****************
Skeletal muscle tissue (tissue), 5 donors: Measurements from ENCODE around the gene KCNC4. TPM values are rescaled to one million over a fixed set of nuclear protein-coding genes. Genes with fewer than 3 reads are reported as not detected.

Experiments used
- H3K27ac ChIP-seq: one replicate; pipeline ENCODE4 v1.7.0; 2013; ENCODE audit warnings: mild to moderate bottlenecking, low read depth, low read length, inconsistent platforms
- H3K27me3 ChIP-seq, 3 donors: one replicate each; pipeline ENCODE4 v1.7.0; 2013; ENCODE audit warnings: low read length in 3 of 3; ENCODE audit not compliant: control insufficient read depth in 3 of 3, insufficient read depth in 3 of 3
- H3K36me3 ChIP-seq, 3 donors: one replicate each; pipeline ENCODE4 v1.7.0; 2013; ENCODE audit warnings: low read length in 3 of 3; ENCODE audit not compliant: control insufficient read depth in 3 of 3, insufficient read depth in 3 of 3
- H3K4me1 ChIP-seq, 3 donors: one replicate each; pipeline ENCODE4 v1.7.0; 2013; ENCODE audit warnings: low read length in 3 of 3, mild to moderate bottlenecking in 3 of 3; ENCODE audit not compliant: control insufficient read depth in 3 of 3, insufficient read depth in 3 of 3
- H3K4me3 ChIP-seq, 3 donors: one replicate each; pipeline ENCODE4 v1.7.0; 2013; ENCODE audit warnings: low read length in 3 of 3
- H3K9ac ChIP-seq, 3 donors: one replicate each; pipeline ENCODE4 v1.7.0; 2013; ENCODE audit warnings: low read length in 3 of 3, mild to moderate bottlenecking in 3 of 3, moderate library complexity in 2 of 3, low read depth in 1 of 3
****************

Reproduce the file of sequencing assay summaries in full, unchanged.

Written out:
Skeletal muscle tissue (tissue), 5 donors: Measurements from ENCODE around the gene KCNC4. TPM values are rescaled to one million over a fixed set of nuclear protein-coding genes. Genes with fewer than 3 reads are reported as not detected.

Experiments used
- H3K27ac ChIP-seq: one replicate; pipeline ENCODE4 v1.7.0; 2013; ENCODE audit warnings: mild to moderate bottlenecking, low read depth, low read length, inconsistent platforms
- H3K27me3 ChIP-seq, 3 donors: one replicate each; pipeline ENCODE4 v1.7.0; 2013; ENCODE audit warnings: low read length in 3 of 3; ENCODE audit not compliant: control insufficient read depth in 3 of 3, insufficient read depth in 3 of 3
- H3K36me3 ChIP-seq, 3 donors: one replicate each; pipeline ENCODE4 v1.7.0; 2013; ENCODE audit warnings: low read length in 3 of 3; ENCODE audit not compliant: control insufficient read depth in 3 of 3, insufficient read depth in 3 of 3
- H3K4me1 ChIP-seq, 3 donors: one replicate each; pipeline ENCODE4 v1.7.0; 2013; ENCODE audit warnings: low read length in 3 of 3, mild to moderate bottlenecking in 3 of 3; ENCODE audit not compliant: control insufficient read depth in 3 of 3, insufficient read depth in 3 of 3
- H3K4me3 ChIP-seq, 3 donors: one replicate each; pipeline ENCODE4 v1.7.0; 2013; ENCODE audit warnings: low read length in 3 of 3
- H3K9ac ChIP-seq, 3 donors: one replicate each; pipeline ENCODE4 v1.7.0; 2013; ENCODE audit warnings: low read length in 3 of 3, mild to moderate bottlenecking in 3 of 3, moderate library complexity in 2 of 3, low read depth in 1 of 3